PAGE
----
Marketers must pay attention to Google's Knowledge Graph, which now informs consumers' food choices, but could eventually influence search.

Google’s Inside Search Blog recently announced the official launch of nutritional information through its Knowledge Graph, a function that could significantly impact internet users’ food choices. With a quick query, consumers can determine which ingredients offer the biggest health benefits from those that jeopardize their latest diets. However, this doesn’t just impact marketers’ waistlines. It could also affect their SEO content practices in the future if Google rolls out similar features for other products and services.

Google touts Knowledge Graph nutrition information as a way to integrate online content that would otherwise be dispersed across the web and difficult for users to find.

“The graph helps us connect things that are related, even in cases when those foods have a completely different sounding name from what you asked,” the blog states. “For example, when you ask for “summer squash carbs,” we include “zucchini” as a relevant food in the dropdown, because it is a type of summer squash.”

Sounds convenient, right? Google thinks so – and if consumers agree, some marketing sources wonder if similar changes will impact brands’ SEO results.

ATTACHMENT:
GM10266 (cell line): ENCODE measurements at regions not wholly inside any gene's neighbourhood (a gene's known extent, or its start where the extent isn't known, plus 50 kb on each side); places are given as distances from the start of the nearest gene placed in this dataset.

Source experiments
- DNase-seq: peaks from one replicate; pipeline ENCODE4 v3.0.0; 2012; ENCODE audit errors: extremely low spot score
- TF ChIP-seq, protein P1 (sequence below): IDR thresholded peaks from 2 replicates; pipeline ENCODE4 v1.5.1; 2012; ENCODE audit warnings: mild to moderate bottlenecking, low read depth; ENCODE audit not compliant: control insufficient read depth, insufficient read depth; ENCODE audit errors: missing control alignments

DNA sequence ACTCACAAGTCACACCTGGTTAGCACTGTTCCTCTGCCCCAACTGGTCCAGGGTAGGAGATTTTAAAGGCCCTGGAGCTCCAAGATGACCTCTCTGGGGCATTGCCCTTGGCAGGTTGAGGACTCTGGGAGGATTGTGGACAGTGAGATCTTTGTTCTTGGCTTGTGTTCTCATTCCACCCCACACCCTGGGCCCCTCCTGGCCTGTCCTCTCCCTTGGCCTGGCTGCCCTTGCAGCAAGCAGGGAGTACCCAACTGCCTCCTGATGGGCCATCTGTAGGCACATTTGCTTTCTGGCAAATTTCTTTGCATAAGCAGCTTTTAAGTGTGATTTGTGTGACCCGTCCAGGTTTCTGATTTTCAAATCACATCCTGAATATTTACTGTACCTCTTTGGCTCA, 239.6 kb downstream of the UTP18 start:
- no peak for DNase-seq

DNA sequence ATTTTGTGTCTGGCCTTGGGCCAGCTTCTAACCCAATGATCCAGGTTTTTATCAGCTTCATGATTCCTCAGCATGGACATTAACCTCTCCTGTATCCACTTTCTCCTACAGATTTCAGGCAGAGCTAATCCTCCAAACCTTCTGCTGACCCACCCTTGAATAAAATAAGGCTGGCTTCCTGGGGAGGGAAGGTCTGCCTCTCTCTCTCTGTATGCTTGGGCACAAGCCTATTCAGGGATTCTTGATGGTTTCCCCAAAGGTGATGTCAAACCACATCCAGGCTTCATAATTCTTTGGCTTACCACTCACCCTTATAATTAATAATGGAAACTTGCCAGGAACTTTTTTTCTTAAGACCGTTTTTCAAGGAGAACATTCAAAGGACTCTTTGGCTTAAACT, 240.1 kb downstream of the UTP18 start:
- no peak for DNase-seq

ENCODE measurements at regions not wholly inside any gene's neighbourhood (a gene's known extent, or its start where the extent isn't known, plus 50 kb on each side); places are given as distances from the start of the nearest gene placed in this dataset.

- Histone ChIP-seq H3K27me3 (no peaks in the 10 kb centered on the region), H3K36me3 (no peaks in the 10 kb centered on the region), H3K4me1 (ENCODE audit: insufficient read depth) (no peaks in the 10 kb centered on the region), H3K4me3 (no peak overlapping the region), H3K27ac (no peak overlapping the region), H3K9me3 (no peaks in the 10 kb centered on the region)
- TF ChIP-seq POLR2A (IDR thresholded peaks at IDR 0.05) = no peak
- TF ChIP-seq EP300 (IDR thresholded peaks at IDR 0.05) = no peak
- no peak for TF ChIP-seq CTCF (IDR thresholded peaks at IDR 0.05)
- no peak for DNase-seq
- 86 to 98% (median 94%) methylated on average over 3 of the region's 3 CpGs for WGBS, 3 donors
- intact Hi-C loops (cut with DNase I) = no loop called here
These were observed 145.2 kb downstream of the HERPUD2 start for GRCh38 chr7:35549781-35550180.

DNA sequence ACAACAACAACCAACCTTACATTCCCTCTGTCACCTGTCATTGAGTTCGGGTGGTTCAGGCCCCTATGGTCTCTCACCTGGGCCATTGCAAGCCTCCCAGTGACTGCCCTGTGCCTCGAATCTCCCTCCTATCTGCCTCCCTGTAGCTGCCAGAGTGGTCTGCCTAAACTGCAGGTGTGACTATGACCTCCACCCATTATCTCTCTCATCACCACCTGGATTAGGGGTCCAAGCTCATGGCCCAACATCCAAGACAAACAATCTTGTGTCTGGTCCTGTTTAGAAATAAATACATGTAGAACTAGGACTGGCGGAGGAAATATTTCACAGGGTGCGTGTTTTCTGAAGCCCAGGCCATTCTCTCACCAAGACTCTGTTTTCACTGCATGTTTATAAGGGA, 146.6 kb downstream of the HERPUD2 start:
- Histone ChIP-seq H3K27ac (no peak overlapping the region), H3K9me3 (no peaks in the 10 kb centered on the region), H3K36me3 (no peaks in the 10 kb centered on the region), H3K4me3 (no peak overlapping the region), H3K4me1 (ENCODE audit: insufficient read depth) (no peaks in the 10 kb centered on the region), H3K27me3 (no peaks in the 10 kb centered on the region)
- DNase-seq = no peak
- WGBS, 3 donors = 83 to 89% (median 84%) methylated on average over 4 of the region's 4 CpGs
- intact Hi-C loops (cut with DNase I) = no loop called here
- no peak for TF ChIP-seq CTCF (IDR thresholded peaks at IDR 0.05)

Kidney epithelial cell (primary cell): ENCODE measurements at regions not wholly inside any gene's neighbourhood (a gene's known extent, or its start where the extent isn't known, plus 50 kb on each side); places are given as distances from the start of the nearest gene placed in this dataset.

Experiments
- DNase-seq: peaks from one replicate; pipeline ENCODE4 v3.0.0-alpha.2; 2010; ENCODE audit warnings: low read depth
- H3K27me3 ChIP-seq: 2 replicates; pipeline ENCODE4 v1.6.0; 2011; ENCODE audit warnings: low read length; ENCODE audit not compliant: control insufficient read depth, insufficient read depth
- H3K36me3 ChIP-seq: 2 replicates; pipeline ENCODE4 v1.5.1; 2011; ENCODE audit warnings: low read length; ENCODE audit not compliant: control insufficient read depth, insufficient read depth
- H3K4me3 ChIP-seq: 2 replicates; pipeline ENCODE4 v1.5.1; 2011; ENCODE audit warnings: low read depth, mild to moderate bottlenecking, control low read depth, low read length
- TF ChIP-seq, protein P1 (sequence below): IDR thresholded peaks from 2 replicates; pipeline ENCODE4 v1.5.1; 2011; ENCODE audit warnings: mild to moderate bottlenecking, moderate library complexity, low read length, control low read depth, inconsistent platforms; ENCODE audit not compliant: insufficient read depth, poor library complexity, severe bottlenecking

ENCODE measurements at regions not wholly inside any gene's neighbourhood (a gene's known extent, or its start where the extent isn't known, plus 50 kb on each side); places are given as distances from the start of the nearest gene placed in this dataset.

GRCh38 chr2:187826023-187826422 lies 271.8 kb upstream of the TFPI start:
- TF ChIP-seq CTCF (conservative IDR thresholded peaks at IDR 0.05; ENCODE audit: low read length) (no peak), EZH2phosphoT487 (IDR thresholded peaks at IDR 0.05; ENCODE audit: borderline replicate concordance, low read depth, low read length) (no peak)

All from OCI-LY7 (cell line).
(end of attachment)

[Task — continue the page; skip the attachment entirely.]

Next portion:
Econsultancy recently published an article about the Knowledge Graph’s ability to pull qualifying information from internet users’ previous queries to serve better search results. It gives the example of an individual who repeatedly looks up information about “skiing,” and later enters a query for “holiday.” Google might display results for “skiing holiday,” to make users’ planning and booking easier. 

Brands may need to adjust their SEO strategies to accommodate Google's Knowledge Graph features.

If Google does begin to filter results differently, brands will need to adapt their content for SEO strategies to continue ranking for their products and services. Brafton previously covered a Webmaster Help Channel video from Google’s Search Engineer Matt Cutts, who said the company will continue to develop more complex ranking signals to give users better experiences online.

Heeding Cutts’ previous advice, we think brands will continually perform better in search when they keep users in mind. Considering customers’ needs and desires can direct companies’ internet marketing strategies, and content analytics provides the hard numbers that back those gut instincts.

Lauren Kaye is a Marketing Editor at Brafton Inc. She studied creative and technical writing at Virginia Tech before pursuing the digital frontier and finding content marketing was the best place to put her passions to work. Lauren also writes creative short fiction, hikes in New England and appreciates a good book recommendation.